The Way to LifeThe future is an unknown reality. There is just no way to accurately predict what will happen in the future, and therefore, there is no guarantee that our plans will work out the way that we hope they will. Life is too unpredictable to be certain that the life we are working so hard create is actually the best possible life we could live in the future.

This why it is essential that we rely on God’s wisdom and guidance as we move into the future. Remember the life God desires for us has nothing to do with income and possessions, but it has everything to do with purpose and significance.

We can give our lives away to chasing after the “American Dream,” but in the end we will look back on our lives with disappointment. Regret occurs in our lives, not because we didn’t buy the right things, but because we didn’t pursue the right purpose.

Here is the shocking truth that is essential for us to remember: The best life is found on the most difficult path. Jesus did not die to make our lives comfortable and secure, rather Jesus died to make us truly alive! There is a huge difference between existing in the “good life” and living the “full life.” Don’t merely opt for what seems most advisable and desirable to you, but pursue what God offers, even if it seems impossible in the moment.

Proverbs 14:12 reads; There is a path before each person that seems right, but it ends in death (NLT). In life we all have a path that seems to be right and good, but which only leads to regret and death. With our limited knowledge we can spend a life time trying to “live life to the fullest,” and in the process waste that life we desired to cherish.

I think a good example of this is Ernest Hemingway. From the time of his boyhood in Oak Park, Illinois, to those teenage summers in northern Michigan, Ernest Hemingway went after everything that life offered. He became a reporter for the Kansas City Star, served as an ambulance driver in World War I, spent years in Europe, and was intimately involved in the Spanish Civil War. In whatever Hemingway did: sports, warfare, romance he gave it his best effort. And, of course he was brilliant. He was a man who did it all.

Carlos Baker wrote these words about Hemingway’s final moments:

Sunday morning dawned bright and cloudless. Ernest awoke early as always. He put on the red Emperor’s robe and padded softly down the carpeted stairway. The early sunlight lay in pools on the living room floor. He had noticed that the guns were locked up in the basement. But the keys, he well knew, were on the window ledge above the kitchen sink. He tiptoed down the basement stairs and unlocked the storage room. It smelled dank as a grave. He chose a double-barreled shotgun with a tight choke. He had used it for years of pigeon shooting. He took some shells from one of the boxes in the storage room, closed and locked the door, and climbed the basement stairs. If he saw the bright day outside, it did not deter him. He crossed the living room to the front foyer, a shrine like entryway, five feet by seven, with oak-paneled walls and floor of linoleum tile, He slipped in two shells, lowered the gun butt carefully to the floor, leaned forward, pressed the twin barrels against his forehead just above the eyebrows and tripped both triggers.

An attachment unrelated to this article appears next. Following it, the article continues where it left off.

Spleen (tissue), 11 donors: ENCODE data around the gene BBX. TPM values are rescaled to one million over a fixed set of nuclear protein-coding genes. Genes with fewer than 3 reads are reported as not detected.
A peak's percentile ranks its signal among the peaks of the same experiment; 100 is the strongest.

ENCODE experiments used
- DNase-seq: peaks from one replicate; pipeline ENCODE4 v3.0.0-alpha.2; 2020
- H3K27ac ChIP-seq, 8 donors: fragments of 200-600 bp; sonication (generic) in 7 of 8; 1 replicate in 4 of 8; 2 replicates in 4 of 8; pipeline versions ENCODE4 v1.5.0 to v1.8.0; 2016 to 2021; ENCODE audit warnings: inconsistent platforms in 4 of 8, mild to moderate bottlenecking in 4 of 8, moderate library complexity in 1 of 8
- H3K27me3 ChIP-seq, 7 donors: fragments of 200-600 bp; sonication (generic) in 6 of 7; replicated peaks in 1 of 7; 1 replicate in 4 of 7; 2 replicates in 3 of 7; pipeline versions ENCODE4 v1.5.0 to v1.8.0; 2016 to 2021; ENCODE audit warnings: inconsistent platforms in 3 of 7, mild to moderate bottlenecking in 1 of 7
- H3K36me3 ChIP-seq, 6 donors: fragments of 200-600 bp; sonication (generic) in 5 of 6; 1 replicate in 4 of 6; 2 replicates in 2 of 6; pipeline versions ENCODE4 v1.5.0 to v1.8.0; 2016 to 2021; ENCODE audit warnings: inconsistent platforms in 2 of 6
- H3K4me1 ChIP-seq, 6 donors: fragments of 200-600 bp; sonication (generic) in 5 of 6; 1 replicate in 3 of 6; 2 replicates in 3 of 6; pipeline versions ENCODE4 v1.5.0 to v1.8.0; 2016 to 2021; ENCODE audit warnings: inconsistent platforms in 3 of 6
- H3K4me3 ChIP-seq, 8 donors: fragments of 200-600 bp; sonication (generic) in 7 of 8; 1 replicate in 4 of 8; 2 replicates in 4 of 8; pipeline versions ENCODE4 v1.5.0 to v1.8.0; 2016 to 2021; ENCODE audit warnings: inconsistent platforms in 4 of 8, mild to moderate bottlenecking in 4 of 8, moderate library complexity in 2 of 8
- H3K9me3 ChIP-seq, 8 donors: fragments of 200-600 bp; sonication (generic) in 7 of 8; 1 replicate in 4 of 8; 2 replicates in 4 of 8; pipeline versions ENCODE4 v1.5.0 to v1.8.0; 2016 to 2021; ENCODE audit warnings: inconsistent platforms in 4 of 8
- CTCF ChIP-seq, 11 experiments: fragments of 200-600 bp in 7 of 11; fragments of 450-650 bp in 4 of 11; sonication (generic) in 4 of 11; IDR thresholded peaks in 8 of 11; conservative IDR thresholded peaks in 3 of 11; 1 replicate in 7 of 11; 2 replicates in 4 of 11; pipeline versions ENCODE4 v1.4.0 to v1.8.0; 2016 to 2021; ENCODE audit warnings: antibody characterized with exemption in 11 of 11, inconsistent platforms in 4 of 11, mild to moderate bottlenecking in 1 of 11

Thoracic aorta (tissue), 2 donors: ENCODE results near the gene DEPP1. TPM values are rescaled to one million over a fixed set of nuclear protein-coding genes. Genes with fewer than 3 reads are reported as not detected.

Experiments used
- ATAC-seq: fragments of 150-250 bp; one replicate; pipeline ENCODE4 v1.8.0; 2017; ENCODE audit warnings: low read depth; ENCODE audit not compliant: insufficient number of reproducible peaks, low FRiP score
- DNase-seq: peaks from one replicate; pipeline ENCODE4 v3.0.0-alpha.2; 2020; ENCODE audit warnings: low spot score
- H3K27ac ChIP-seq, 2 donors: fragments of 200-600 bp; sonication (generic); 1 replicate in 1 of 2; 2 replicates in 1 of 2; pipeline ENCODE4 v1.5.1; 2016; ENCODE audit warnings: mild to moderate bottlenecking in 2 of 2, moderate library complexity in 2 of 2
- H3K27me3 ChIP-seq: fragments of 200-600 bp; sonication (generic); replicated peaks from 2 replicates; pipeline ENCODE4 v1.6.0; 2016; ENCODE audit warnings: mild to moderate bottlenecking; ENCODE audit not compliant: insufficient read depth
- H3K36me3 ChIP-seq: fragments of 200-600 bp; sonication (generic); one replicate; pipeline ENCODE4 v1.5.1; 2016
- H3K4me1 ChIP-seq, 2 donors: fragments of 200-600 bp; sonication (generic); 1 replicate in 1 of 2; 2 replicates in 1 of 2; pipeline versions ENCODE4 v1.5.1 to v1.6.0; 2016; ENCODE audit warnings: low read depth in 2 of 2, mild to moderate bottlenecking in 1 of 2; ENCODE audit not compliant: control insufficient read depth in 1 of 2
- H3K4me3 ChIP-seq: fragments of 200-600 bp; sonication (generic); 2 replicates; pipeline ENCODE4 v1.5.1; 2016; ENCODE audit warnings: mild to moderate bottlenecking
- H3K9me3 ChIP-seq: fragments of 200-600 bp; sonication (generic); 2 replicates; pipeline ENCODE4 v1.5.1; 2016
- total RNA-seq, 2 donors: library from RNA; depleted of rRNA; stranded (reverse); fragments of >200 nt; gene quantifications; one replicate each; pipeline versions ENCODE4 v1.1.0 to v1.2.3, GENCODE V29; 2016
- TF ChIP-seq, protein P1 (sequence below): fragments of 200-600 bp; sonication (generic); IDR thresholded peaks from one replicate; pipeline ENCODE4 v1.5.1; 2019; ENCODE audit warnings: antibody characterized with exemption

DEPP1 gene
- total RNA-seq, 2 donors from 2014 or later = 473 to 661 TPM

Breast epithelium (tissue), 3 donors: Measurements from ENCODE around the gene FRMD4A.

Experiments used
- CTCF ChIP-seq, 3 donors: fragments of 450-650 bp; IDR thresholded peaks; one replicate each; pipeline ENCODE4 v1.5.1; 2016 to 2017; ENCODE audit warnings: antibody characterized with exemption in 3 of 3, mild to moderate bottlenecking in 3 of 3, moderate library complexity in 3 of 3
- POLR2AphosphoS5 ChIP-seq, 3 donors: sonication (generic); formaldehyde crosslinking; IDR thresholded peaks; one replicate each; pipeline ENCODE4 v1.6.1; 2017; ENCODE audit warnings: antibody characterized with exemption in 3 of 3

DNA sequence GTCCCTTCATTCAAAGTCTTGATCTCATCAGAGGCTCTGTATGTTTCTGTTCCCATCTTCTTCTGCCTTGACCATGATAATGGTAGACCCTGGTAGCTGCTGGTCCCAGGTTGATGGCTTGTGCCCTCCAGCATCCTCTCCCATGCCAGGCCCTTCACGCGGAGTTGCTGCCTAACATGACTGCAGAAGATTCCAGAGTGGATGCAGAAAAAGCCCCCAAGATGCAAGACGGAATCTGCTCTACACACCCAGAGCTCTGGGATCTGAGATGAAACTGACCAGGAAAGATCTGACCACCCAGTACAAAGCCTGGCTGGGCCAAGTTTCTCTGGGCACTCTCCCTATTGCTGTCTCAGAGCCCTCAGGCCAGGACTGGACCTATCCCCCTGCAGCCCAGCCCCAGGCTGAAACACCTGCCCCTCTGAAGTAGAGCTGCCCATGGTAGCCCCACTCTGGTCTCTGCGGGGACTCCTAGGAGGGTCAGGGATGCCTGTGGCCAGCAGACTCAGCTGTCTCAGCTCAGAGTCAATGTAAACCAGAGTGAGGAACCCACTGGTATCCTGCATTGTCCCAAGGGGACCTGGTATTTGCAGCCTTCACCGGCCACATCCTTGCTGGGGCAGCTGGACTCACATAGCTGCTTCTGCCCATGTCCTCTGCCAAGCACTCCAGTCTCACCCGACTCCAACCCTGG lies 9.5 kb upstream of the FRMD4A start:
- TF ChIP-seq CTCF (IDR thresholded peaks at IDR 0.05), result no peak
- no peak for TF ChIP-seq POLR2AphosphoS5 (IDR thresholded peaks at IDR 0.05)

Ernest Hemingway: A Life Story

Hemingway is an extreme example, not only in the way he ended his life, but also in the gusto that he pursued the life of his dreams. For all his effort to live life, Hemingway seemed to have missed true life. His life ended with depression and illness that made him believe that life was no longer worth living.

When we live our lives by doing what we think is best we end up missing the life God created us to live. Instead of finding life, we discover death. True life is only found in listening to God and following Jesus Christ.

One of my favorite verses is Acts 20:24. In this passage Luke explains the decision the Apostle Paul made to go to Jerusalem, against the wishes of his friends. They know that what awaited Paul in Jerusalem was nothing but persecution and prison. Paul reminded the Ephesian Elders, who he called to give one last goodbye, that he had spent his life trying to accomplish the mission God has given him to do.

It is within this context that Paul said: “But my life is worth nothing unless I use it for doing the work assigned me by the Lord Jesus‚the work of telling others the Good News about God’s wonderful kindness and love” (NLT).

The value Paul had for his life did not come for his ambitions and desires. Rather, the value of his life was found in God’s call on his life.  It was this call to preach the Gospel to the Gentiles, which gave Paul’s life meaning.  This meaning fueled the hope Paul had to endure hardships, and gave him confidence to head into persecution and prison. Paul lived his “life to the fullest,” not by doing what he thought would bring him happiness, but doing the work God had called him to do.

You can try to find the “good life” by pursuing the dreams of your heart, or you can find the “full life” by following Jesus. Those are your two options, but know before hand that only one leads to true life. Jesus told us, I am the way, the truth, and the life. No one can come to the Father except through me (John 14:6; NLT).  The way to life goes through Jesus.

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